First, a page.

It's possible to send only one vertex to produce a GS thread that can read the entire input image and output the histogram values in one pass. However, the GPU is inherently parallel, so we can increase performance if we execute this histogram computation on several GS threads, with each thread working on a partition of the input image. This technique is easily performed by sending several vertices to trigger more GS threads.

The color of each vertex contains the coordinates and bounds of the input area. Each GS thread can be programmed to output its histogram to n different locations in the frame buffer (256 scalars = 64 RGBA32F pixels each). The outputs can then be read back on the CPU (n x 256 floats) and summed. There is, however, room for a little optimization. Because the output histogram bins are simply added together, we can program the n threads to output their results in the same frame-buffer location and enable the GL_BLEND function with GL_ONE/GL_ONE as arguments. This way, the floating-point values are summed up automatically and only one vector of 256 floats needs to be read back to the CPU.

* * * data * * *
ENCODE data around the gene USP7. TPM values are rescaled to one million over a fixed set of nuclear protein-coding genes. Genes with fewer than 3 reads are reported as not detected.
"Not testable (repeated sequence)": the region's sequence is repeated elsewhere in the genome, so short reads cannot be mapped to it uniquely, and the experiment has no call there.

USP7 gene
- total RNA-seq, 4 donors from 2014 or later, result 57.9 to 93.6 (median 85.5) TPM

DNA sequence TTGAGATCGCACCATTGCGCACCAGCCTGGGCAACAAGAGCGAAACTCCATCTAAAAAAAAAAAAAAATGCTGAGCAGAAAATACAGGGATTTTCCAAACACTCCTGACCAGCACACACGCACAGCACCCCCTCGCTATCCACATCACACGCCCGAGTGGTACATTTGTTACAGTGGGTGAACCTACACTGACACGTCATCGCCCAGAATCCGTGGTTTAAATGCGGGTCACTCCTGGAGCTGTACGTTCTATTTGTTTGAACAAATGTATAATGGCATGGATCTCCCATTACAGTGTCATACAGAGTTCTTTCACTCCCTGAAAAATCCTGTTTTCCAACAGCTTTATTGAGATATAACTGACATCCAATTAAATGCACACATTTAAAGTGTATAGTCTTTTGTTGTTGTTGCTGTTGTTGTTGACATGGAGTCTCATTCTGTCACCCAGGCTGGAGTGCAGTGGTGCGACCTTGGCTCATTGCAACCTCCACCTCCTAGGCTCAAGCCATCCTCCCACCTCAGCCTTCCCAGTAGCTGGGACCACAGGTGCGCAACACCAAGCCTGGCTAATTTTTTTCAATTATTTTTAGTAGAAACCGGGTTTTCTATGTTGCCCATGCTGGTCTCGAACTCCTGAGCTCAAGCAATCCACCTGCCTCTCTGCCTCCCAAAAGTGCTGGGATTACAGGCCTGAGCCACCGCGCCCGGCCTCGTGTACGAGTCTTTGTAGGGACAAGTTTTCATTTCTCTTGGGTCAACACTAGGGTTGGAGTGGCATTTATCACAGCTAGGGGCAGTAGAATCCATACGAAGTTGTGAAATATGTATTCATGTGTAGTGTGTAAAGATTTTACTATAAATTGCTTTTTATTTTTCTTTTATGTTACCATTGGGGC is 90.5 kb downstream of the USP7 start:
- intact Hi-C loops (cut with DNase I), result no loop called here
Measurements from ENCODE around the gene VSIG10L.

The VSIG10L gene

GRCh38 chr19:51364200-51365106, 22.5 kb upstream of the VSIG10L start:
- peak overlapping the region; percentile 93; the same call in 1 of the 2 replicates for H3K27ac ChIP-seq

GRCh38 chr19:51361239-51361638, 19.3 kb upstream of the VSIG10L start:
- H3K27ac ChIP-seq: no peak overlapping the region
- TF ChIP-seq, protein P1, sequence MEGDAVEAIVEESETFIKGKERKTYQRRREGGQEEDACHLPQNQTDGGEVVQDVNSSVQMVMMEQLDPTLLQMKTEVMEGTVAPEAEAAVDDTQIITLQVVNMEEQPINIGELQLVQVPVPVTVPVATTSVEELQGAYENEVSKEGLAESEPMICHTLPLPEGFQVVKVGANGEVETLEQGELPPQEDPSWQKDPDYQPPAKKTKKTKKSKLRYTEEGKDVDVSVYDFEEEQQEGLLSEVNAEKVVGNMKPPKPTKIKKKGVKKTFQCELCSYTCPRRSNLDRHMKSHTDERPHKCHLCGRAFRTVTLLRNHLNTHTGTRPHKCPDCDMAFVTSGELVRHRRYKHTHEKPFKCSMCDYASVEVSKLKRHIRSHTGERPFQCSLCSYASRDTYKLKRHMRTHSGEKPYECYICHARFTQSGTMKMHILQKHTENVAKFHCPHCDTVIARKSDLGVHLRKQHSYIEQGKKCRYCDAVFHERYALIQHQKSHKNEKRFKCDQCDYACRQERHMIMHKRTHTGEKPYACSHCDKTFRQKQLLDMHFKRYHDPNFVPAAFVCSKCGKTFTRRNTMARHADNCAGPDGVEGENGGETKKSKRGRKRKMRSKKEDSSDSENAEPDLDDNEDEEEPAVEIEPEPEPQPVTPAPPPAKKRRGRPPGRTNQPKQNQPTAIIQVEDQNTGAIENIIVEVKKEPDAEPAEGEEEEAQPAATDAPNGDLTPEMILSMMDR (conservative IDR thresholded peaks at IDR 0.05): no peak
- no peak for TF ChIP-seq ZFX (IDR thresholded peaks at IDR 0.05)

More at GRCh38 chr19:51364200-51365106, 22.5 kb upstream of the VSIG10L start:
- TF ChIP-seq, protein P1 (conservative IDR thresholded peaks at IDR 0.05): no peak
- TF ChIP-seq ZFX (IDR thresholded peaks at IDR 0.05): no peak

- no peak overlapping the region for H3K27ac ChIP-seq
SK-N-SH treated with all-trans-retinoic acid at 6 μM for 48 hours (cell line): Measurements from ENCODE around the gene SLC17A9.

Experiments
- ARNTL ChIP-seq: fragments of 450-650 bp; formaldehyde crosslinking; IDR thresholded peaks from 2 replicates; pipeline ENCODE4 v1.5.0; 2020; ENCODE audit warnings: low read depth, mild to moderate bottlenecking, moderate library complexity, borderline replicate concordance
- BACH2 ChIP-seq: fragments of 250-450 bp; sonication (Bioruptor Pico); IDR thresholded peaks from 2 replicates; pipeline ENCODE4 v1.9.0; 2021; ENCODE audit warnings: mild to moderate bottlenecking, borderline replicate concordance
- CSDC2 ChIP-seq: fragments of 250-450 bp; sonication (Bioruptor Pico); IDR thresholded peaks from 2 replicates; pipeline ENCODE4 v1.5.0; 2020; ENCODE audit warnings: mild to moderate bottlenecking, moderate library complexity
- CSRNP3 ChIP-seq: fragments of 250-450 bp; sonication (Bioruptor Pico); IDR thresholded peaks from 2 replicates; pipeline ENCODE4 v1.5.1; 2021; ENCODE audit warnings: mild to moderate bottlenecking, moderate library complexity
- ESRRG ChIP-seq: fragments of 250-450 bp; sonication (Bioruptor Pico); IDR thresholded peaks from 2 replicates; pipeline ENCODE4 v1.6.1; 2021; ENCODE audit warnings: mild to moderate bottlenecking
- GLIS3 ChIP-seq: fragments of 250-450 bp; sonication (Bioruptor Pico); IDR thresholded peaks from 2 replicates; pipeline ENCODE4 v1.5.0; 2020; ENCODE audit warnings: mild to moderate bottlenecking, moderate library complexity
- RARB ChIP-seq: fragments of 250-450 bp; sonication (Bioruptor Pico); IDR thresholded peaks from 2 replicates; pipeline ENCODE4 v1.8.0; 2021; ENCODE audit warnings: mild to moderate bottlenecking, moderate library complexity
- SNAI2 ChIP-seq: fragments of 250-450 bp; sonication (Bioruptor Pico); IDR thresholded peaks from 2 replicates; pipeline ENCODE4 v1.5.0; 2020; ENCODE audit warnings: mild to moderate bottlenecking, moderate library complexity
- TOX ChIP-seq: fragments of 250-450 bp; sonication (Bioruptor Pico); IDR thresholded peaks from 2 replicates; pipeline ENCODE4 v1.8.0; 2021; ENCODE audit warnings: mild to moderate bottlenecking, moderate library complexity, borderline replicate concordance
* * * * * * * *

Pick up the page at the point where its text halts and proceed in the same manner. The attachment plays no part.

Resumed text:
Figure 41-2 illustrates a GS histogram algorithm using multiple threads, where each thread handles a separate partition of the input image and all the threads write results to the same output array.


Figure 41-2 Histogram Computation Using the GS

41.4.2 Compressors

The GS programming technique described for histograms can also be used by DXT-like compression schemes, where the size of the output blobs is known in advance. DXT is a compression algorithm that takes a 4x4-pixel block as input. The two most representative colors are chosen and output as two 16-bit (565) color values In addition, sixteen 2-bit indices are output to be used for lookup in a table that contains the two chosen colors and two interpolated colors. The input is 128 bytes and the output is 16 bytes, so the algorithm provides a 6:1 lossy compression (if alpha is discarded).

A GS program can fetch 16 pixels and then write 16 bytes to the frame buffer. This program can use multiple GPU threads at the same time because blocks of input data are independent. In fact, a pixel shader is able to implement a regular DXT compressor because it has a fixed-size output of 8 bytes, and the compressed tile can be written with one pixel with color components of type GL_UNSIGNEDINT32. But a PS cannot be used for compression algorithms—such as for some DCT compression blocks that require writing more than 128 bits of output.

Variable-Length Output